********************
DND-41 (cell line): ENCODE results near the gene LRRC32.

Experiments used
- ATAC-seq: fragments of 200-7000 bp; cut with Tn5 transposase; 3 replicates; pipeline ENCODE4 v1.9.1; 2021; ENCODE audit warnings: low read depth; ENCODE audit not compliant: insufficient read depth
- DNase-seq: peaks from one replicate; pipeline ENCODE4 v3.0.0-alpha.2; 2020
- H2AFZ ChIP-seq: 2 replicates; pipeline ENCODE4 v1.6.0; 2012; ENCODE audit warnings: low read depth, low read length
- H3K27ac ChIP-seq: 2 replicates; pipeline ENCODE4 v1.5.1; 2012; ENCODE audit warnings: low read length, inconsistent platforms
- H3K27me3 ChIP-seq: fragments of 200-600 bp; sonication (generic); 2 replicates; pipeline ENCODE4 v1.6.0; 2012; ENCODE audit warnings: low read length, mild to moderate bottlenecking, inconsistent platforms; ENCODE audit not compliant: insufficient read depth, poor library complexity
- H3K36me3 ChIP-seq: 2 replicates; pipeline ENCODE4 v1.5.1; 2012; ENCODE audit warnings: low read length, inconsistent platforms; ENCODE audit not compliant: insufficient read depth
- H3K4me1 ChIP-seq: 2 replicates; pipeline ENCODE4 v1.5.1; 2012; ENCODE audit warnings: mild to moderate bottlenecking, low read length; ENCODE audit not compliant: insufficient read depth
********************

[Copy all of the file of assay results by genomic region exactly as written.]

DND-41 (cell line): ENCODE results near the gene LRRC32.

Experiments used
- ATAC-seq: fragments of 200-7000 bp; cut with Tn5 transposase; 3 replicates; pipeline ENCODE4 v1.9.1; 2021; ENCODE audit warnings: low read depth; ENCODE audit not compliant: insufficient read depth
- DNase-seq: peaks from one replicate; pipeline ENCODE4 v3.0.0-alpha.2; 2020
- H2AFZ ChIP-seq: 2 replicates; pipeline ENCODE4 v1.6.0; 2012; ENCODE audit warnings: low read depth, low read length
- H3K27ac ChIP-seq: 2 replicates; pipeline ENCODE4 v1.5.1; 2012; ENCODE audit warnings: low read length, inconsistent platforms
- H3K27me3 ChIP-seq: fragments of 200-600 bp; sonication (generic); 2 replicates; pipeline ENCODE4 v1.6.0; 2012; ENCODE audit warnings: low read length, mild to moderate bottlenecking, inconsistent platforms; ENCODE audit not compliant: insufficient read depth, poor library complexity
- H3K36me3 ChIP-seq: 2 replicates; pipeline ENCODE4 v1.5.1; 2012; ENCODE audit warnings: low read length, inconsistent platforms; ENCODE audit not compliant: insufficient read depth
- H3K4me1 ChIP-seq: 2 replicates; pipeline ENCODE4 v1.5.1; 2012; ENCODE audit warnings: mild to moderate bottlenecking, low read length; ENCODE audit not compliant: insufficient read depth